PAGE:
| Quote #4
They called her father Charlie Edwards and Miyax was Julie, for they all had two names, Eskimo and English. Her mother had also called her Julie, so she did not mind her summer name until one day when Kapugen called her that. She stomped her foot and told him her name was Miyax. "I am Eskimo, not a gussak!" she had said, and he had tossed her into the air and hugged her to him. (2.24)
You know what's really interesting about this quote? How the names are related to the seasons. Julie is Miyax's summer name, because that's when all the English-speaking tourists come around. Winter, on the other hand, is the season when the Eskimos can truly be Eskimos.
| Quote #5
With that, Miyax became Julie. She was given a cot near the door in Martha's little house and was soon walking to school in the darkness. She liked to learn the printed English words in books, and so a month passed rather happily. (2.38)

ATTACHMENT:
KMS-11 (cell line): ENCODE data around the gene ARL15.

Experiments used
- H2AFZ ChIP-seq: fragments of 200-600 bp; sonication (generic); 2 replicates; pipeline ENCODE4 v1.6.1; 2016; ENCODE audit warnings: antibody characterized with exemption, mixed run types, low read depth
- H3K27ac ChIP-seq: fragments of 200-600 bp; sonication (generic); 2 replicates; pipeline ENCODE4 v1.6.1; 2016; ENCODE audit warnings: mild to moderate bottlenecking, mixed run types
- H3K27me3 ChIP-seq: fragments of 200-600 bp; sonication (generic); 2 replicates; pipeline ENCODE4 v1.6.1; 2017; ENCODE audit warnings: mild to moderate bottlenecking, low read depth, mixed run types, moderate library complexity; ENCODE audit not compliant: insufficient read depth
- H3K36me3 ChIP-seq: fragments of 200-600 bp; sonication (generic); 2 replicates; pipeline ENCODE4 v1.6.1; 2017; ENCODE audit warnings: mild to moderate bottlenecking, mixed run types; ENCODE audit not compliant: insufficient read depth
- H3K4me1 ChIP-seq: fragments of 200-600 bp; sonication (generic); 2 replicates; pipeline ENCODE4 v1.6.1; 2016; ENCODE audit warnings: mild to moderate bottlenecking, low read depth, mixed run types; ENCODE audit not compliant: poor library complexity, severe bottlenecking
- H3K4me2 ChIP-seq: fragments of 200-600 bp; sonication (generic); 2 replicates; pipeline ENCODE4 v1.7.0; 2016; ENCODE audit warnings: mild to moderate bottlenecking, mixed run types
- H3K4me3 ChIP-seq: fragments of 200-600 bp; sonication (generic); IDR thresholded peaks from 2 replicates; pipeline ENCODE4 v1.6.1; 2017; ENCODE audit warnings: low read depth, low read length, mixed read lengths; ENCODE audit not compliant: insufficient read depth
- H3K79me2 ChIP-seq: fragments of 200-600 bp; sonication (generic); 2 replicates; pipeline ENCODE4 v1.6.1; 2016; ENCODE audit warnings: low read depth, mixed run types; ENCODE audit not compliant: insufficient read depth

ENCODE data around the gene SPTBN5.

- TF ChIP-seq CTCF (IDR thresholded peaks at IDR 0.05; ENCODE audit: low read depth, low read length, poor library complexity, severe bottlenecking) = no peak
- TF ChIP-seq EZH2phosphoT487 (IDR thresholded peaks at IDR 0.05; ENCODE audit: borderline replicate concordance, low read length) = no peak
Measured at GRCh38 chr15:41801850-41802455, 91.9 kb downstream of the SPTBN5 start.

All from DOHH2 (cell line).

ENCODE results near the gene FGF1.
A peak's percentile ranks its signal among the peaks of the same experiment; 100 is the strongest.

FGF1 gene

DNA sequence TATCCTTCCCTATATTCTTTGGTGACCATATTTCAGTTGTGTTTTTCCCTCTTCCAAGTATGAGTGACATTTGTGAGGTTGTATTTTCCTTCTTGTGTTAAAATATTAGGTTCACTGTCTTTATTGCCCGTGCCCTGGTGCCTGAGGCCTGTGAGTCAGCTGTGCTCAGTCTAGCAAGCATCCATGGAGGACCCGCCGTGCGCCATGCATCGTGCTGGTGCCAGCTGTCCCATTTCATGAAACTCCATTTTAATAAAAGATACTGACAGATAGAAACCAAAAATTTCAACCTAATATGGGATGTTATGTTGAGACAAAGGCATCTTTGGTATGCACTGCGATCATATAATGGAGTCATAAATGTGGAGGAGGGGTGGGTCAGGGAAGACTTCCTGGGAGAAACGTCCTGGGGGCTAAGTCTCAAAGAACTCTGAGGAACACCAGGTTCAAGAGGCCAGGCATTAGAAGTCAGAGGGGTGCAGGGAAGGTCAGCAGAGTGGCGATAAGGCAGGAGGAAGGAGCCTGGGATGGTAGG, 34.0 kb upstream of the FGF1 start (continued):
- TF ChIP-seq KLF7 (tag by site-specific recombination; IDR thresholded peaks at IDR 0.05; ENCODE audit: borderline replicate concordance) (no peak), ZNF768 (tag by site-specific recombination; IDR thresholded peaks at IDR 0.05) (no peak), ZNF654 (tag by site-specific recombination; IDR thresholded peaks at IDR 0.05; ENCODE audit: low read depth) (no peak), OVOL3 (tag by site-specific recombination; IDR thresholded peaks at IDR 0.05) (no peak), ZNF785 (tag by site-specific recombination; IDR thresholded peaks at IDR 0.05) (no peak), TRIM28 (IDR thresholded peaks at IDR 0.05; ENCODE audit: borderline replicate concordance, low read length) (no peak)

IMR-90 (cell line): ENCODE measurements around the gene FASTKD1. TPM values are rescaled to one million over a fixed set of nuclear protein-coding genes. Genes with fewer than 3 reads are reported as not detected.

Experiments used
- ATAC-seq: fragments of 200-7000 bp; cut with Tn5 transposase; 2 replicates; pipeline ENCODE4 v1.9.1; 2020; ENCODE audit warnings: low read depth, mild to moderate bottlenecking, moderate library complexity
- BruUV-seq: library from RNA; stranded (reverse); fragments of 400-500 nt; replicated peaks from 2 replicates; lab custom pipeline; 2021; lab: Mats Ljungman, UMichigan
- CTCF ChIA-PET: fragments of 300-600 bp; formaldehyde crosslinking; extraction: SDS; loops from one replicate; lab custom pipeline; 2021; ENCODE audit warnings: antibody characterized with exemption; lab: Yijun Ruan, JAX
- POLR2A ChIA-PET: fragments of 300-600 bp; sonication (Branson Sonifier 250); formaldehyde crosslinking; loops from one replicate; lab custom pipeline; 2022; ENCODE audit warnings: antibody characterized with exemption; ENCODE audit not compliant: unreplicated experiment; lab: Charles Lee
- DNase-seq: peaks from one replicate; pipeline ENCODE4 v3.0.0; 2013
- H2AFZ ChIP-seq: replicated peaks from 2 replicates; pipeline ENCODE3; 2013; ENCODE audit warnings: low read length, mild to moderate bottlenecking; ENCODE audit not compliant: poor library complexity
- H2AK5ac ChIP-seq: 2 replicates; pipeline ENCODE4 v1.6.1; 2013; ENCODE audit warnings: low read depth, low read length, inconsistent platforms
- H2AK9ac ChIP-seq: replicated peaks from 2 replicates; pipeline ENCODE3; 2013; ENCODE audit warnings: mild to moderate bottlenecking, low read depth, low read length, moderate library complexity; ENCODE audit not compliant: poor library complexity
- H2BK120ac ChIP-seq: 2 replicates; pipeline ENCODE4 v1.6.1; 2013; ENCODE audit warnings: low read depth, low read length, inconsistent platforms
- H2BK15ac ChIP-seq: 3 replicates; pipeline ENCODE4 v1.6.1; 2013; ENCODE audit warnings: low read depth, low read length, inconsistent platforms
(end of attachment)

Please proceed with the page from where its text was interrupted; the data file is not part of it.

Well that was easy. Who knew that a name change was just a matter of moving to the nearest town? We don't know about you, but Shmoop thinks it's a little sad and strange that she's so willing to give up Miyax so quickly.
| Quote #6
The many years in seal camp alone with Kapugen had been dear and wonderful, but she realized now that she had lived a strange life. The girls her age could speak and write English and they knew the names of presidents, astronauts, and radio and movie personalities, who lived below the top of the world. (2.43)
Julie's childhood identity doesn't quite fit into her new Americanized community. Instead of her Eskimo identity being a source of pride, it's a source of shame.